2. Identify and describe the appropriate diagnosis, epidemiology, surveillance, control, treatment and prevention of communicable diseases;

    3. Identify and describe the natural human defenses, the appropriate use of diagnostic techniques and serological surveillance, and the role of preventive interventions and treatments such as vaccines and antibiotics against communicable diseases;

    4. Identify the cultural, social, and economic factors that contribute to the incidence and prevalence, as well as the transmission, control, treatment, and prevention of communicable disease;

    5. Analyze data collected through epidemiologic studies and interpret the findings;

    6. Design programs for the surveillance and control of communicable diseases. Identify the public health conditions and problems related to the surveillance and control of communicable diseases in developing countries;

    7. Apply principles of immunology, molecular biology and other essential biological sciences disciplines in the laboratory settings for research and the diagnosis, surveillance, control, treatment, and prevention of communicable diseases; and

    8. Present information about communicable diseases to other members of health-related professions and to members of the public in a professional and effective manner.

    9. Have a thorough understanding of factors such as biology, ecology and dynamics of arthropod vector populations that affect transmission of specific communicable diseases such as malaria and dengue

    10. Recognize the roles of the laboratory in the Public Health system and have a thorough understanding of the complexity and inter-connectivity of all levels of laboratory services

    C. Major Topics

    Topics covered include the biology, geographical distribution, sources of infections, life cycles, route(s) of transmission, clinical disease, and control/preventive measures.

    D. Textbooks

    E. Course Readings, Online Resources, and Other Purchases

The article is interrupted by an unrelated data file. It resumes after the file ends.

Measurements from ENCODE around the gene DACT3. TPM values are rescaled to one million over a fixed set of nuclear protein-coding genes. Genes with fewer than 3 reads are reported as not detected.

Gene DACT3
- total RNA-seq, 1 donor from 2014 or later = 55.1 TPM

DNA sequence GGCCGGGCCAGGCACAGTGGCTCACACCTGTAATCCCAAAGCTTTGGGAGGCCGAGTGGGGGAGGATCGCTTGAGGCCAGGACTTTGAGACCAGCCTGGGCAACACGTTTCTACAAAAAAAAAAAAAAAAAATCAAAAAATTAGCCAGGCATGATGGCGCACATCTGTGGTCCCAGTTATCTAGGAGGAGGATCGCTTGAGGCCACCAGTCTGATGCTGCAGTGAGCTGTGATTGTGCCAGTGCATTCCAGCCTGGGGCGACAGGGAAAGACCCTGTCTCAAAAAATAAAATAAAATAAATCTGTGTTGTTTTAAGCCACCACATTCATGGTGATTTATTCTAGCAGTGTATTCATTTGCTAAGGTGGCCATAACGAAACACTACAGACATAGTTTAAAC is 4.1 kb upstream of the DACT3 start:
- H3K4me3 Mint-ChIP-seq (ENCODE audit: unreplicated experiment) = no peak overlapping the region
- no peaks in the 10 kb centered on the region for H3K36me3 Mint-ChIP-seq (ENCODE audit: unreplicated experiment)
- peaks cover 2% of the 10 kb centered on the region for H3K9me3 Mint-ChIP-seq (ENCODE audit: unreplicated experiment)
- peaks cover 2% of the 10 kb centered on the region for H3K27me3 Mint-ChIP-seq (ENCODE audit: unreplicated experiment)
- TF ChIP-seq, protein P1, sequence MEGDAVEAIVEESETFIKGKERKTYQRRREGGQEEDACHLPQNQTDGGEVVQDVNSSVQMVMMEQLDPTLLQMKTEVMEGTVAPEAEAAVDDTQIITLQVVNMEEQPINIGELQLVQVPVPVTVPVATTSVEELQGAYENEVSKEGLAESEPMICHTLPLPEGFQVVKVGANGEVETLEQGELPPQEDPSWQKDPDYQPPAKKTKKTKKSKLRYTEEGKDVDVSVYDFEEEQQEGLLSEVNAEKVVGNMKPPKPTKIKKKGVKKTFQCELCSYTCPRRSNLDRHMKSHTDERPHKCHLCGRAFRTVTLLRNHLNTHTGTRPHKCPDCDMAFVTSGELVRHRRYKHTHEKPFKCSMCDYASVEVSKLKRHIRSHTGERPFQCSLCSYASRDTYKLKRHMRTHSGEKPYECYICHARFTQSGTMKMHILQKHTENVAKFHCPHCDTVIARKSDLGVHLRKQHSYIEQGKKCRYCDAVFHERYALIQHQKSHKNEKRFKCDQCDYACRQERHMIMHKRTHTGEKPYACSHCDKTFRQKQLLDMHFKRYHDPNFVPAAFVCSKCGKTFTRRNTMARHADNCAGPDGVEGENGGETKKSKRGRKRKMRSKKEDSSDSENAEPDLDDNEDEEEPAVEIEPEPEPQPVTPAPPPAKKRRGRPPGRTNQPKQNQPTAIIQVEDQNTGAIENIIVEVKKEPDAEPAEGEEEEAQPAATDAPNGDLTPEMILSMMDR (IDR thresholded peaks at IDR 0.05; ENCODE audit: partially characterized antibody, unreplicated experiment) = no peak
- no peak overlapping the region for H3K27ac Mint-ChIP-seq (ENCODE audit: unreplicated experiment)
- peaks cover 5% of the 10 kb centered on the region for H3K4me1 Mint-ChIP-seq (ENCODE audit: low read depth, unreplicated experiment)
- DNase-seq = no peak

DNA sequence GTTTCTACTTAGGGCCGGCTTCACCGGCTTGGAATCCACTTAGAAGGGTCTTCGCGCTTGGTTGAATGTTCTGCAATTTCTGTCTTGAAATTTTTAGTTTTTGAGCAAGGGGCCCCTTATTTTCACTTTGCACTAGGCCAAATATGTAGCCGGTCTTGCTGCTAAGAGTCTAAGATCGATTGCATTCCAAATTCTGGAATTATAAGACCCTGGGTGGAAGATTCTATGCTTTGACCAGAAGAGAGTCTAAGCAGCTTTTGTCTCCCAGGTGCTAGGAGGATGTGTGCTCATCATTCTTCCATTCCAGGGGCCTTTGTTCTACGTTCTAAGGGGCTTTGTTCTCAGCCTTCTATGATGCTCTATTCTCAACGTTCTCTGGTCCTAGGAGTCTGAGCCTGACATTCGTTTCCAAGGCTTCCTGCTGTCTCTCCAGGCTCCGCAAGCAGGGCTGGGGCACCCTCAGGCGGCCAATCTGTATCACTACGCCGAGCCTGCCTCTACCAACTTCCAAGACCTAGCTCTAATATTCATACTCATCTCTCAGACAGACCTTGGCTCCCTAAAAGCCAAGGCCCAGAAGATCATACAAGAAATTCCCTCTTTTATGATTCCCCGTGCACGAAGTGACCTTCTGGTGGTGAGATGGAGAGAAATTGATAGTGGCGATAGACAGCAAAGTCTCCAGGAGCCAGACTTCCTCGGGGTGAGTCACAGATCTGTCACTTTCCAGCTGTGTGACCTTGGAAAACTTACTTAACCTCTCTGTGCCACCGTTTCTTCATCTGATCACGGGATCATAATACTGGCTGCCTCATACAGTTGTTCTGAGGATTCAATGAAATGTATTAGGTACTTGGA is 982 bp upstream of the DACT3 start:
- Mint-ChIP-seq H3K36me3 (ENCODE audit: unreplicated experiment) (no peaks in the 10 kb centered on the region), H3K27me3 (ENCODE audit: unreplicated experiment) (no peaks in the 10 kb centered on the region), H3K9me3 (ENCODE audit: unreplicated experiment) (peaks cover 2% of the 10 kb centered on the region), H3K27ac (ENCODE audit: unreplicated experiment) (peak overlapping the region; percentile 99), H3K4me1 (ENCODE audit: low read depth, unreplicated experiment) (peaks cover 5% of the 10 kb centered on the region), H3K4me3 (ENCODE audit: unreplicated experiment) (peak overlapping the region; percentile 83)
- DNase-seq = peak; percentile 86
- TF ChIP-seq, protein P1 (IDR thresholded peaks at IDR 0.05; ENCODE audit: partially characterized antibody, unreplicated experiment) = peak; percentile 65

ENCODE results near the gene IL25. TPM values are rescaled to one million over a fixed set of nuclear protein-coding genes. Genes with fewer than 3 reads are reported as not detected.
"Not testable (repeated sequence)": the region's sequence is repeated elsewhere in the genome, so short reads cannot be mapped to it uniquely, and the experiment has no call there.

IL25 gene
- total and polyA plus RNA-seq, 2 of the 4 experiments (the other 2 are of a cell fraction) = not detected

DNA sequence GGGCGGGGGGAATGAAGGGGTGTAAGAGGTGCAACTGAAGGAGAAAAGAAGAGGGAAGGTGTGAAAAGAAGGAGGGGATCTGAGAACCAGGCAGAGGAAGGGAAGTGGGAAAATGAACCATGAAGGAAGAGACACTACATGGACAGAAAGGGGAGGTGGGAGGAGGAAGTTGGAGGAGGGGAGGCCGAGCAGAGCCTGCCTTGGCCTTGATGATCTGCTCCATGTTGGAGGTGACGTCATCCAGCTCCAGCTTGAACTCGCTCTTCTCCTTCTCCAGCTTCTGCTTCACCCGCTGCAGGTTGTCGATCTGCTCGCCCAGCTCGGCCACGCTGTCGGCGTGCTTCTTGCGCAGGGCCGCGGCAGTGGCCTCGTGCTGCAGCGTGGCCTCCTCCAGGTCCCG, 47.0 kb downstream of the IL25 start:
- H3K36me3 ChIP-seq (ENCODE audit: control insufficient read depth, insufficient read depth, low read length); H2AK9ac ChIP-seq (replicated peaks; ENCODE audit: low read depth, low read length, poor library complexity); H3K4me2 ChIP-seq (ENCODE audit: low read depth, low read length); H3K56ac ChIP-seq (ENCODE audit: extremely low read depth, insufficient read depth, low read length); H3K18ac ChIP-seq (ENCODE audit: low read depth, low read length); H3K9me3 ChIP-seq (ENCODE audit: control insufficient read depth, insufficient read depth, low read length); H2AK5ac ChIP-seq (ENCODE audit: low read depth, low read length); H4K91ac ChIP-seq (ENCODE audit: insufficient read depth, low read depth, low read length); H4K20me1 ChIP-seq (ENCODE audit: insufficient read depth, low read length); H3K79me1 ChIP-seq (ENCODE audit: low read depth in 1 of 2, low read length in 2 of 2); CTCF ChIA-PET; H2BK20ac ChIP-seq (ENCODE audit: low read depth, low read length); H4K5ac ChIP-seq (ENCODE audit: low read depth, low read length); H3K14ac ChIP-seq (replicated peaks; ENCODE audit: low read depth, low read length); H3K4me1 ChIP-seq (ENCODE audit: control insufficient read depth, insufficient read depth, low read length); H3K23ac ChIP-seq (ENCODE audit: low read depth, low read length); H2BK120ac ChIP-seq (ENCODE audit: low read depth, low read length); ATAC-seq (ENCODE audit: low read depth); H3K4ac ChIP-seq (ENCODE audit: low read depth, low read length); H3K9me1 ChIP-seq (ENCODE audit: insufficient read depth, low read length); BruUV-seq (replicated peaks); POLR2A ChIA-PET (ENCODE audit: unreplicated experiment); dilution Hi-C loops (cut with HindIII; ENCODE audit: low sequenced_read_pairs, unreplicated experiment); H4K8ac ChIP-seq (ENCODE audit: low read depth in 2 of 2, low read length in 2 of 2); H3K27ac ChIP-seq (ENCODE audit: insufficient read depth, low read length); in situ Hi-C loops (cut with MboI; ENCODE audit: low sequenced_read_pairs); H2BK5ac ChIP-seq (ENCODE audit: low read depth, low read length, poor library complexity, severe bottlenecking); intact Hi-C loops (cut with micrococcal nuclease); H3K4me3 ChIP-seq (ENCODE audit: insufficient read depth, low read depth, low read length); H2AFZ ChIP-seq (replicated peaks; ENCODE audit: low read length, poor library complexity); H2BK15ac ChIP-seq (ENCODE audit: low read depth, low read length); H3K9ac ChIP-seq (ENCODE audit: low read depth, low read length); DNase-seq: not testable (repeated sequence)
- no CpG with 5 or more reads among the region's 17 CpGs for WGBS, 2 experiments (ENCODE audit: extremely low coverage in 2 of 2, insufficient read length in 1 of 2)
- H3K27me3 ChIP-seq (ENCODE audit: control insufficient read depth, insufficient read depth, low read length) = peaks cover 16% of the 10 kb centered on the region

Virology Journals:

    The journals listed below are a good source of articles for the required literature reviews. You are not restricted to those listed below; you may use any peer-reviewed journal as the source for written literature reviews. Full access to these and many other journals are available via the USF Blackboard libraries link.

    Virology

    The Journal of Virology

    Virus Research

    Vaccine

    Journal Virological Methods

    Journal of General Virology

    Virology Journal

    American Journal of Tropical Medicine and Hygiene

    Emerging Infectious Diseases

    Journal of Wildlife Diseases

    Medical and Veterinary Entomology

    Microbes and Infection

    PLoS Pathogens

    Infection and Immunity

    Journal of Immunology

    Antiviral Research

    Clinical Infectious Disease

    New England Journal of Medicine

    Archives of Virology

    F. Student Expectations/Requirements and Grading Policy

    To keep up with information you should consider studying the materials on a regular basis rather to attempt to learn everything in a single study session. Memorization of virus names, families and viral properties as well as disease characteristics, biology and other concepts will be required and expected.

    Percentage of the grade assigned to each assessment tool:

    Midterm exam ……….…..30%

    Final exam…………….….35%

    Lit Review #1……………..10%

    Lit Review #2……………..10%

    Lit Review #3……………..10%

    Special assignments…….5%

    Total……………………..100%

    G. Assignments, Exams and Tests

    1. Midterm (30%) and final exams (35%). The format is multiple choice

    Exam Instructions for the written mid term exam and final exam

    Students please seat one per each set of two table forming two single columns from the front to the back of the room.

    The topics included in this exam are taken from the Chapters of the Human Virology book by Collier and Oxford, Third edition and power point presentation use in class and available in Black Board.

    Grading:

    The exam consists of 35 multiple choice questions. You must answer 30 correctly to receive full credit (100 points). Each correct answer is worth 3.33 points. If you have more than 30 correct answers you will receive bonus points (3.33 points for every correct answer above 30) Example: If you answer 31 correctly you will get 103.33 points. There is no penalty for incorrect answer choices. This is done mostly to compensate for questions that maybe poorly design and to avoid complains in this regard.